Pteridophyta (Pteridophytes):

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  • Fern plants are pteridophytes and are seedless vascular plants, which contain vascular tissues but do not produce seeds. They are involved in transportation of fluids and reproduction process is carried by spores.

    Image shoiwng fern plant parts.

    Image Showing Fern Plant.

    Image shoiwng fern plant parts.

  • The members of pteridophyta are generally terrestrial mesophyte (Adiantum), rarely xerophyte (Adiantum sp.), halophyte (Acrostichum), epiphyte (Selaginella, Pleopeltis), amphibians (Marsilea) or hydrophyte (Azolla, Salvinia).

  • The plants possess vasculature and hence called vascular cryptogams. The xylem usually lacks vessels and there are no companion cells in phloem. The roots are adventitious in origin and the stem may be aerial or underground. The leaves may be microphyllous or megaphyllous. They may be simple or pinnate or palmate or absent. The fern fronds may be differentiated into pinnae and pinnules.

  • Reproduction involves production of spores inside special structures called sporangia which occur on the ventral surface of fertile leaves called sporophylls. Sporangia may sometimes be found in groups called sori. The plants may be homosporous; producing only one type of spore or heterosporous; producing two different types of spores; smaller microspores and larger megaspores.

  • The spores germinate to produce a haploid gametophyte, called prothallus. The homosporous pteridophytes produce bisexual gametophytes while heterosporous pteridophytes produce unisexual gametophytes. In gametophytes, reproduction is of oogamous type. The male sex organs are called antheridia and female sex organs are called archegonia. The gametes fuse and zygote develops into a diploid sporophyte.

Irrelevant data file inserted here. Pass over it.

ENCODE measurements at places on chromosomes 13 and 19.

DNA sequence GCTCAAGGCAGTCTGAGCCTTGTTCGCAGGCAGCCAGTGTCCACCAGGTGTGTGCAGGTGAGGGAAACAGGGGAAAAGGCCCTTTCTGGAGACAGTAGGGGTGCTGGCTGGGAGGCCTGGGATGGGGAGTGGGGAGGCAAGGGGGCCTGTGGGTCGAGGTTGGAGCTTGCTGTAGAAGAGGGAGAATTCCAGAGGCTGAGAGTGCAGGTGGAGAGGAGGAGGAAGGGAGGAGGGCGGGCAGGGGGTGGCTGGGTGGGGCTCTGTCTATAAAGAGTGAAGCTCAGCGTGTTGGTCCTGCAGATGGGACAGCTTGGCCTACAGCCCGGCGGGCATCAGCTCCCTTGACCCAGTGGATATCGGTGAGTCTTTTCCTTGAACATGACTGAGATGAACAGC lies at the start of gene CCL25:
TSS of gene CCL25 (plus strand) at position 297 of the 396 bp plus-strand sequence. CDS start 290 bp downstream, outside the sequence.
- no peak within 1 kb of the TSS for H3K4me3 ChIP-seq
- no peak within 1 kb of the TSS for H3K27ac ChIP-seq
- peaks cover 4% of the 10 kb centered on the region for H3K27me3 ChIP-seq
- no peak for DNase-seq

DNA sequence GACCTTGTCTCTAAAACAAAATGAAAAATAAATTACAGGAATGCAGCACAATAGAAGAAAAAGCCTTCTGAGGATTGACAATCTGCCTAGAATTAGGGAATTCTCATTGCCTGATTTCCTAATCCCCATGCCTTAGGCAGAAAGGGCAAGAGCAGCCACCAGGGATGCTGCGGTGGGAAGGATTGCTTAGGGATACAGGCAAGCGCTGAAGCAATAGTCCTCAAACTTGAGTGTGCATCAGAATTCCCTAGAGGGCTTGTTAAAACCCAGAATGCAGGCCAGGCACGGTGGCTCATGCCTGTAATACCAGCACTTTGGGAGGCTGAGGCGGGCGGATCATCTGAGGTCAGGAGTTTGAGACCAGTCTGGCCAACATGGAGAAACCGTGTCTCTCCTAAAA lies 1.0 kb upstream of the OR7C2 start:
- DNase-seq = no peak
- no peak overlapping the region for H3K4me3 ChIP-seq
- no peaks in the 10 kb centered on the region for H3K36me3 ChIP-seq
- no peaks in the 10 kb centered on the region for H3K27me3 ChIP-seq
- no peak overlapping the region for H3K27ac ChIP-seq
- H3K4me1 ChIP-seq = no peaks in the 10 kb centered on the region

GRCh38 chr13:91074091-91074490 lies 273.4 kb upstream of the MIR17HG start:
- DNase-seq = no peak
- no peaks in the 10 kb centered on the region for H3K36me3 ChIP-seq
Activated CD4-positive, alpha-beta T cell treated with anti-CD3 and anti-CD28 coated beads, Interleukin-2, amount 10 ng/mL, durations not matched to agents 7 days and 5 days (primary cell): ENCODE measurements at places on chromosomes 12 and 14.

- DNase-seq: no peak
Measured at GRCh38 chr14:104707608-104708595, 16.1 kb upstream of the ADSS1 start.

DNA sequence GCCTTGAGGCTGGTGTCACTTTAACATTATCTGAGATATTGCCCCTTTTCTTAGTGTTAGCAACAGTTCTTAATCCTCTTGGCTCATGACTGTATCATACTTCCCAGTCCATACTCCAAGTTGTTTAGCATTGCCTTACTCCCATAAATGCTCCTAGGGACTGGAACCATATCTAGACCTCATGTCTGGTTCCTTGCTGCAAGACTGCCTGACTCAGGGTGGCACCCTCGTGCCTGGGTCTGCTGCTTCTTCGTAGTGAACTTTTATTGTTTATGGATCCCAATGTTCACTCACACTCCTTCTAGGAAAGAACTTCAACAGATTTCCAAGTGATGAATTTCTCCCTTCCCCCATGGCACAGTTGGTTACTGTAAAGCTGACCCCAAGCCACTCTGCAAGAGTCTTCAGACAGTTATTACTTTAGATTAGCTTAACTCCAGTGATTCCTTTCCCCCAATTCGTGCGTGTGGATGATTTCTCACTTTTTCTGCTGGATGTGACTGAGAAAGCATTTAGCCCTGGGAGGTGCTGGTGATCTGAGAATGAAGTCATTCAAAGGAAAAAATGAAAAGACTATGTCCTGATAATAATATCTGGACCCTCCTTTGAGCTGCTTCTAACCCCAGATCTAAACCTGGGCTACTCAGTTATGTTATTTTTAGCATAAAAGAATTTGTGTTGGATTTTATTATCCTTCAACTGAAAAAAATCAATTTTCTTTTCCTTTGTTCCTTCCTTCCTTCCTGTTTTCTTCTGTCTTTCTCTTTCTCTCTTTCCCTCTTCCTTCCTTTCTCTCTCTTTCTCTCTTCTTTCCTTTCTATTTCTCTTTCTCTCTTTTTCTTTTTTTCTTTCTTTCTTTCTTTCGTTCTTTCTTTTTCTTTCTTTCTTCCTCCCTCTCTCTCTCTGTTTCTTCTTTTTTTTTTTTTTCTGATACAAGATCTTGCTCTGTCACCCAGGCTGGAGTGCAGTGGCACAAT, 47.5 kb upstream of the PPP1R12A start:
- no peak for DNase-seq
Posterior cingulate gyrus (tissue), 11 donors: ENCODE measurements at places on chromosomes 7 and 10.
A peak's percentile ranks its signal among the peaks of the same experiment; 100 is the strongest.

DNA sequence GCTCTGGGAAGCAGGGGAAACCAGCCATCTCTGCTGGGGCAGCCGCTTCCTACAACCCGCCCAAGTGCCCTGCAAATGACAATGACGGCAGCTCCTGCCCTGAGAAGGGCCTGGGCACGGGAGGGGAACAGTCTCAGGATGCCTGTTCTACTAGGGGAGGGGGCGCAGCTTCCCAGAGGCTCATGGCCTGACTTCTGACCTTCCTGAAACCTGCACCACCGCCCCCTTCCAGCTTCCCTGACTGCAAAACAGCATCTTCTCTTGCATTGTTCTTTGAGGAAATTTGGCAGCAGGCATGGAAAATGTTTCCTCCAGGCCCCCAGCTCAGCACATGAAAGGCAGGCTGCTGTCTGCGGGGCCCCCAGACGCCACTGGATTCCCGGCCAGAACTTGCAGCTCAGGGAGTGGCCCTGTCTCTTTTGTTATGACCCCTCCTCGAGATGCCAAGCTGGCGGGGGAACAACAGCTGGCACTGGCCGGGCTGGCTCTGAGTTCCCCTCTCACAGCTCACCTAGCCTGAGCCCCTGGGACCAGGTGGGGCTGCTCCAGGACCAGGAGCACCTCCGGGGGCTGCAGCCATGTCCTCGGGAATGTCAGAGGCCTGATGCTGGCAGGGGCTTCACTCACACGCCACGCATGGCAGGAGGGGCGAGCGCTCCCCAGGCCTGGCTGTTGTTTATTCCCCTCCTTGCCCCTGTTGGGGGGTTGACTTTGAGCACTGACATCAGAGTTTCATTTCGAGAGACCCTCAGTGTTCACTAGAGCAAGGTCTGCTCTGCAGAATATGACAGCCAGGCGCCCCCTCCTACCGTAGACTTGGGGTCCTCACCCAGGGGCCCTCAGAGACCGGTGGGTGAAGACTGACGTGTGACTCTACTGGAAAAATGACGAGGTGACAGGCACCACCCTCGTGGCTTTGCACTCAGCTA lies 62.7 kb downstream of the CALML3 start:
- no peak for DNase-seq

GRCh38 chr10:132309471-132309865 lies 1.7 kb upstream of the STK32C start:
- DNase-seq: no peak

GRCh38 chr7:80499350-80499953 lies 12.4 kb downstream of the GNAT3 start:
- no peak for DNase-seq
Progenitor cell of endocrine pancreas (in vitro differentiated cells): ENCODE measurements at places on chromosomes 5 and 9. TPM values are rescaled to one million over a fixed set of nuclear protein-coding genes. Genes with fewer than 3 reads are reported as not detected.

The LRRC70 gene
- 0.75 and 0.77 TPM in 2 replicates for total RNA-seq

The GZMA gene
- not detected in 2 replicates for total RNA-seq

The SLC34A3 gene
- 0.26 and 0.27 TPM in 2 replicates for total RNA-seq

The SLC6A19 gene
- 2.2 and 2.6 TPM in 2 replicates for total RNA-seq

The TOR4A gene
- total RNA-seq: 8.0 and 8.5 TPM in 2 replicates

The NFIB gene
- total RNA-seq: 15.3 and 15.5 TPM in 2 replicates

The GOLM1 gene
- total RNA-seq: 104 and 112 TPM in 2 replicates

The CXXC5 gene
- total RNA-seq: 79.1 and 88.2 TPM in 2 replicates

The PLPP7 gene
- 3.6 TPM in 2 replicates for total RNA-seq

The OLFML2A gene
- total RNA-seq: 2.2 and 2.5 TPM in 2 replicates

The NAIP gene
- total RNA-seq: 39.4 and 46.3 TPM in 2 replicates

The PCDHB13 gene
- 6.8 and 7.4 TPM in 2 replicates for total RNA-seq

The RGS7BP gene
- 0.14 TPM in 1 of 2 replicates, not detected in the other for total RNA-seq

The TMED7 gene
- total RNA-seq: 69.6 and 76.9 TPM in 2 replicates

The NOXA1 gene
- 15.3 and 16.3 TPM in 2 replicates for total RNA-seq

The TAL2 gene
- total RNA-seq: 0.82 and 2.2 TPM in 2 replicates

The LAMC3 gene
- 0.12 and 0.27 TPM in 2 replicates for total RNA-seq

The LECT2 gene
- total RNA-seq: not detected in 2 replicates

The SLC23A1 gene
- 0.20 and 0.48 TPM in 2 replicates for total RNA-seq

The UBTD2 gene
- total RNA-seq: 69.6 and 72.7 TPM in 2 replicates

• Thus the life cycle includes an alternation of diploid sporophytic generation with a haploid gametophytic generation. Sporophytic generation is dominant in the life cycle.

  • Eichler in 1883 included pteridophytes under Cryptogamia but Engler in 1909 placed it under Embryophyta Asiphonogama. According to Eames (1936), Tippo (1942), the Tracheophyta consisting of four subdivisions; Psilopsida, Lycopsida, Sphenopsida and Pteropsida.

  • The pteridophytes are of great aesthetic value (Lycopodium, Adiantum, Nephrolepis, Lastrea, Schizaea, Cyathea etc.). Some species of Selaginella are called resurrection plants. Lycopodium sp. is of medical significance.

  • The formation of sporophyte from a gametophytic cell other than the egg without fertilization is called apogamy, e.g. Selaginella, Marsilea, Lastrea etc.